General information: First Jewish presence: 14th century; peak Jewish population: 200 in 1850; Jewish population in 1933: 59
Summary: We know that Ingelheim was home to a Jewish community in the 14th century, as records from 1385-1411 mention a Jewish cemetery (referred to as Judinacker zu Ober-Ingelheim). Although it is highly likely that the community inaugurated a synagogue in the 18th century or even earlier, the earliest available reference to one is dated 1837; records from 1815 mention efforts to raise money for its construction. The synagogue’s address is not mentioned, but the evidence indicates that it was located at 25 Stiegelgasse. It was there, too, that the community inaugurated a Moorishstyle synagogue in 1840; in 1865, the congregation decided to introduce an organ into the service. Other communal institutions included the cemetery on Im Saal (consecrated in 1688), a Jewish women’s organization (1832) and a new cemetery, the last of which was consecrated on present-day Hugo-Loersch-Strasse in 1836. At the cemetery, the oldest grave is dated 1836, the newest 1938. The town was also home to several kosher butchers and a Jewish wine wholesaler. Ingelheim’s Jewish population dwindled during the Weimar period: from 155 in 1919 to 59 in 1933. The synagogue was destroyed on Pogrom Night. Sold in April 1939, the damaged structure was eventually converted into a residential building. Between December 1938 and December 1939, the Jewish population dropped from 76 to 40; these figured apply to Ober-Ingelheim (Upper Ingelheim), for there were hardly any Jews living in Nieder- Ingelheim (Lower-Ingelheim). According to Yad Vashem, 56 Ingelheim Jews were killed in the Shoah. The Jewish cemeteries still exist, with gravestones dating back to 1726.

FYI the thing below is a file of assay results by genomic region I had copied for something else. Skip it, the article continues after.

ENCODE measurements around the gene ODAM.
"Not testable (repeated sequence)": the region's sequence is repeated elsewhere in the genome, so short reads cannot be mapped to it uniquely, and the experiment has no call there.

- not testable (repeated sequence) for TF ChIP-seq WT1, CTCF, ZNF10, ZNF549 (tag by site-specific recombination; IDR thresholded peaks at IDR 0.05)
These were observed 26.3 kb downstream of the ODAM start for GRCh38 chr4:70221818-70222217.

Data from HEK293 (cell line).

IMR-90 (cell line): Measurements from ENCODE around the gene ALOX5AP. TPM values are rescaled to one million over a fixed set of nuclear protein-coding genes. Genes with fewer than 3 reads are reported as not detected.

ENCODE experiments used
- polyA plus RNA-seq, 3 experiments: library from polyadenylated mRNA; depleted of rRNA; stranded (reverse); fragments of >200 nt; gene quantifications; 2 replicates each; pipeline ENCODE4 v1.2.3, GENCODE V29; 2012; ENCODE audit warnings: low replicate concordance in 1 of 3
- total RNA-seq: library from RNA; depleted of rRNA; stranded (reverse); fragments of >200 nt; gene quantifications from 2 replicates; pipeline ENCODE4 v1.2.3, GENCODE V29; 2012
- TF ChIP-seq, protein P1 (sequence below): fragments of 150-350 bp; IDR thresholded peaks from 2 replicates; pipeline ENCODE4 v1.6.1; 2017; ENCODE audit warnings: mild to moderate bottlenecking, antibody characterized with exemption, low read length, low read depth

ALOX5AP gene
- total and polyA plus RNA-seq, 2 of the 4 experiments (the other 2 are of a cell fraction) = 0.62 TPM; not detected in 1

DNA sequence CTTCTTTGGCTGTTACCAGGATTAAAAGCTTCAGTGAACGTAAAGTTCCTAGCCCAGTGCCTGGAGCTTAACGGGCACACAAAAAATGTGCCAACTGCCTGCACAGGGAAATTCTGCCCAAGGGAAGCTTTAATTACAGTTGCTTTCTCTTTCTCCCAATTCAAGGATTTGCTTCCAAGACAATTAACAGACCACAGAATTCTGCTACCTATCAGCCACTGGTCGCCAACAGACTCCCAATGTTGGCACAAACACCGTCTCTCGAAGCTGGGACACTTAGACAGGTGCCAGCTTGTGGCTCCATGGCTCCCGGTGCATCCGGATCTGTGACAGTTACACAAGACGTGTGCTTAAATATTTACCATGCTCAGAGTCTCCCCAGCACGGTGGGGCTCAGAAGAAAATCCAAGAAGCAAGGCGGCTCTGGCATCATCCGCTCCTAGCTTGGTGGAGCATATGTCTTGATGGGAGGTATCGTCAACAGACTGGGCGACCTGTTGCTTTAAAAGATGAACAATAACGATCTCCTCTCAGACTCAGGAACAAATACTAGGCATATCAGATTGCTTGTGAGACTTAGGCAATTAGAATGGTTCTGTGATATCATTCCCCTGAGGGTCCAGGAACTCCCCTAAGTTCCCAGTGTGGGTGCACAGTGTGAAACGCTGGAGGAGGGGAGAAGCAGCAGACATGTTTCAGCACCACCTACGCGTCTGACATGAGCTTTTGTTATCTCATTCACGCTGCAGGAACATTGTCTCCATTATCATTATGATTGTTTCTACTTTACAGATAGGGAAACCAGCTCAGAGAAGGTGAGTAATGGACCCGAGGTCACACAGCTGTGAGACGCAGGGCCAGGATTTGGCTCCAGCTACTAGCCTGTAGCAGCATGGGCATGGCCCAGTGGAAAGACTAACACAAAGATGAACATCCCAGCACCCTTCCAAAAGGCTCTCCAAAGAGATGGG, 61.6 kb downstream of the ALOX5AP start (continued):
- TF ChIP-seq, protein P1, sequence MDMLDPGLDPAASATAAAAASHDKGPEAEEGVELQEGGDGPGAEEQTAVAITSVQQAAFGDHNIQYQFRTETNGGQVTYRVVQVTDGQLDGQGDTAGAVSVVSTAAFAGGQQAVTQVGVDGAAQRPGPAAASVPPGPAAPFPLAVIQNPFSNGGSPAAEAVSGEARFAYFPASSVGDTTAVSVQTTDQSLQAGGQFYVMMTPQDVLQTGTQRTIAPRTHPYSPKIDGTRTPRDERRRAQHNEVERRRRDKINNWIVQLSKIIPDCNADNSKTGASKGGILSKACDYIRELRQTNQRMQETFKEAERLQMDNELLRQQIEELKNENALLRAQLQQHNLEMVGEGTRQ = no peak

Author / Sources: Benjamin Rosendahl
Sources: AJ, LJG, SG-RPS, YV